Blogger: Donovan Dennis
I mentioned in my last entry that my hometown, Great Falls, MT, is the 22nd coldest city in the U.S. For a time during early December’s great Rocky Mountain and Midwest freeze, Great Falls was the coldest place on earth, with wind chills steadily descending into the -40s, indeed lower than those temperatures on the Antarctic continent. One can thus imagine my great displeasure at the frigid temperatures piercing my North Face and ripping through the three layers of sweaters underneath as I descended the plane steps onto the tundra of the Great Falls International Airport.
Finals have concluded, thankfully, and I was able to spend 12 well-earned days at home before returning to Oxy on Dec. 29th for the remainder of our winter break training camp. I flew home from Los Angeles Tuesday afternoon, several days later than most because of winter break swimming training, (p.s. it was 83 degrees Monday) and so long as I remained indoors I quite enjoyed my time at home. I received much adoration over my “jealousy tan,” from my friends at home. For those unfamiliar, a “jealousy tan” is the semi-permanent tan one develops while living in Southern California during the winter, which North-dwelling students lack, and inevitably envy.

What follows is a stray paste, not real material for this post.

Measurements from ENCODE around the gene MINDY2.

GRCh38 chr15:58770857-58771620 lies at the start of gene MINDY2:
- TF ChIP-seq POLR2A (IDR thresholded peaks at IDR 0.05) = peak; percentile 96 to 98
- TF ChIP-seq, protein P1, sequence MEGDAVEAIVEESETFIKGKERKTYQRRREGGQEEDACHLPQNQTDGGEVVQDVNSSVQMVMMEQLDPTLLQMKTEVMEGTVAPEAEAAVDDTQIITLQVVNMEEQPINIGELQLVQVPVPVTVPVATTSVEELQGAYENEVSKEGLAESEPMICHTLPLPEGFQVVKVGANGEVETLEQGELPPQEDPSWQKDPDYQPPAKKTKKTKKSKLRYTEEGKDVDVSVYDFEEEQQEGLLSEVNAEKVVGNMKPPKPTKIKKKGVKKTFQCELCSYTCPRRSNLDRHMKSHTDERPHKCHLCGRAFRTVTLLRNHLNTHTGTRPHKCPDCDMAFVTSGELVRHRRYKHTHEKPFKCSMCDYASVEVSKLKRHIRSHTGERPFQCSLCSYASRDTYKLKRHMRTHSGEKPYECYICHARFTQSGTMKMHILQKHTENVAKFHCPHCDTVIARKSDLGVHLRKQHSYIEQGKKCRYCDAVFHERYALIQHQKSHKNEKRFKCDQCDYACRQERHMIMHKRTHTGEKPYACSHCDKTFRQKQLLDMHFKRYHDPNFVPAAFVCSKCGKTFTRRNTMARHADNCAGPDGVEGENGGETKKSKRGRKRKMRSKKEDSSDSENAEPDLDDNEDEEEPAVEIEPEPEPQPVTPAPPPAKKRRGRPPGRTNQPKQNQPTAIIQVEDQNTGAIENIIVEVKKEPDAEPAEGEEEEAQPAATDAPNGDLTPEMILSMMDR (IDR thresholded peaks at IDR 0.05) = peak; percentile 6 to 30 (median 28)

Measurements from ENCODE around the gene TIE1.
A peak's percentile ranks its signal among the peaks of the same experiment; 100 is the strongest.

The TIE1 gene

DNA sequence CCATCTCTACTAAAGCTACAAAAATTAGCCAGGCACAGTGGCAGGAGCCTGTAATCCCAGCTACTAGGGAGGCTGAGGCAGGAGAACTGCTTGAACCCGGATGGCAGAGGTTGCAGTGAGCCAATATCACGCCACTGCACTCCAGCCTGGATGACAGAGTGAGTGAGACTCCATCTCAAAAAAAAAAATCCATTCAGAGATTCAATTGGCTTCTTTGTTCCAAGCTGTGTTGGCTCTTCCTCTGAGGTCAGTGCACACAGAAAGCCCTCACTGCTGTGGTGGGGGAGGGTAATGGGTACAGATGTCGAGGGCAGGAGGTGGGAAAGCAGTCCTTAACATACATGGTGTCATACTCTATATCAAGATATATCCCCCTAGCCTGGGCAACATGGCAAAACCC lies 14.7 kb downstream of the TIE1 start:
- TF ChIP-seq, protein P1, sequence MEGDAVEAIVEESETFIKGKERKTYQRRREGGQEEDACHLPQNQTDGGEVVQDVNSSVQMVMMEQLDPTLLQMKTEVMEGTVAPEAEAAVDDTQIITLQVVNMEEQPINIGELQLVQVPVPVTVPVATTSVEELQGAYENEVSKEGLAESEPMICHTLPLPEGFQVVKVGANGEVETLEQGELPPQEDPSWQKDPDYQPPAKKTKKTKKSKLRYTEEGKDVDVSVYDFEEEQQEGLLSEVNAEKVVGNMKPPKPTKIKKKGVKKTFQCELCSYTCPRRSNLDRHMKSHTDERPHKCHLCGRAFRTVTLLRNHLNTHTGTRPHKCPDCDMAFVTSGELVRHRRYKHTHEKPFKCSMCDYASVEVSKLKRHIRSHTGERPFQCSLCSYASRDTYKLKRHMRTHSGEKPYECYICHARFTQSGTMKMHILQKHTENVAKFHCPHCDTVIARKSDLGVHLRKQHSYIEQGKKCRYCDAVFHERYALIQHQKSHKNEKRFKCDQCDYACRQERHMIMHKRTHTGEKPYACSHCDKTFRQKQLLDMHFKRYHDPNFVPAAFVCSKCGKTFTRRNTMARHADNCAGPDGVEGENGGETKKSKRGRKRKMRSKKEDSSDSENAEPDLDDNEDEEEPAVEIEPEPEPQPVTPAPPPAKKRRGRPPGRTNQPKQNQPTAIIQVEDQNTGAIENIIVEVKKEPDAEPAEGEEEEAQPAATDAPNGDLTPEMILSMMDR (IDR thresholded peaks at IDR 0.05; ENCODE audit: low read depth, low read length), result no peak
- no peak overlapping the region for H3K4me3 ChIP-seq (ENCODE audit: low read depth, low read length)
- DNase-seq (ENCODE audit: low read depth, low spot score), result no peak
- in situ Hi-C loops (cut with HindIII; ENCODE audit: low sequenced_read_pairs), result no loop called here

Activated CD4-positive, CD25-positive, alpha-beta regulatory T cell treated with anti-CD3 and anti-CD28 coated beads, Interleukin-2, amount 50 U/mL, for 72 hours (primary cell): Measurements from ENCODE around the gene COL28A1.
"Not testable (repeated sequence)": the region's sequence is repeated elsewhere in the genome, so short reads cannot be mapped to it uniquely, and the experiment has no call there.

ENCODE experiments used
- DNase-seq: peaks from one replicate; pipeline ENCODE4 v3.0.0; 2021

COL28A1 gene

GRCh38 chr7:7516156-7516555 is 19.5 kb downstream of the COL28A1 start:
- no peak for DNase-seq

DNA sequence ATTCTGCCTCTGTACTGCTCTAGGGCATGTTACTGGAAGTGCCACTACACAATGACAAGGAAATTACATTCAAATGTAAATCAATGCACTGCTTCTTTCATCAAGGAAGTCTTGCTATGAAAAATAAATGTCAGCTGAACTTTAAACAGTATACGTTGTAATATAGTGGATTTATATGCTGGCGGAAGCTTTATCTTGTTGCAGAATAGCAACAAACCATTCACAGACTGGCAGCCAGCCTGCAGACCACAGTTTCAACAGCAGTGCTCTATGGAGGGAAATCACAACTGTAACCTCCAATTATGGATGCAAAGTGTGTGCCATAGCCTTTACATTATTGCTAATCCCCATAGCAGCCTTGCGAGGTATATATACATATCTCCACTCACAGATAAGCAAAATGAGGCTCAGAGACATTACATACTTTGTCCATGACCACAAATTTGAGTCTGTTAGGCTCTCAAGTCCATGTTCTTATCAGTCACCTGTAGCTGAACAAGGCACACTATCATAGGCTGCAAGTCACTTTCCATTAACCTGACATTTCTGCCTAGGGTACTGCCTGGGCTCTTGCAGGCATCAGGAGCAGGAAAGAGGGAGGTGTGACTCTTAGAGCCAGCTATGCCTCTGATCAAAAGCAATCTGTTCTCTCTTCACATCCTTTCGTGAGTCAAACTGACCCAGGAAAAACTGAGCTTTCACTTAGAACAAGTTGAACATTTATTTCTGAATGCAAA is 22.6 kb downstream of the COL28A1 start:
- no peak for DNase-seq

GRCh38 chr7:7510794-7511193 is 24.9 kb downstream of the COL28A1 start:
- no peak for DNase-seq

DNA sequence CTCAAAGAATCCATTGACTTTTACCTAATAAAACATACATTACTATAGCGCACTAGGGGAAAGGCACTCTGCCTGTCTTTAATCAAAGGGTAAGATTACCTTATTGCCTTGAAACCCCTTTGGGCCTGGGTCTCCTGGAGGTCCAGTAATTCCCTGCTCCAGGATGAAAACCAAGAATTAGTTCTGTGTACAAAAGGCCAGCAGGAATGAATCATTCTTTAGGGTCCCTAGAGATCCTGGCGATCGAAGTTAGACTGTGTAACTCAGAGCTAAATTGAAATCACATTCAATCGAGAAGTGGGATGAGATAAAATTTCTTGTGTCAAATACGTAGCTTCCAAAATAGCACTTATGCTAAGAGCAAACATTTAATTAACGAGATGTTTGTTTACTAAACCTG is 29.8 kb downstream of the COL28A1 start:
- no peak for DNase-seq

Over the second half of the semester I rediscovered my passion for books and pleasure reading, and I set a goal for this break to read some untouched titles on my shelves. Beginning with fellow Angelino Bret Easton Ellis’ American Psycho (certainly not for the faint of heart or those with easily offendable sensibilities), I have now progressed to Edith Wharton’s Age of Innocence. Unbeknownst to me before engaging on this literary adventure, both are astute commentaries on upper-class New York society and the means by which social protocol bleaches individuality out of young people. I suppose I would encourage those pressed for activities during the winter break to similarly rediscover the joys of good literature. If I have learned anything this semester, it has been how to read. Comprehending words and regurgitating their meanings are nice indeed, but to read something is another endeavor entirely—one I didn’t learn until this semester. Taking that newfound ability to read, analyze, synthesize and imply and applying it to everyday reading has opened my eyes to everything I’ve missed as an average reader. I guess I’m getting some bang for my buck thanks to the demanding rigors of the History Department.
Congratulations to the accepted Class of 2018 ED applicants, and welcome to Oxy. Hopefully your time here will be filled with curiosity and intellectual intrigue.
From my Montana fireside: happy holidays and a very happy New Year.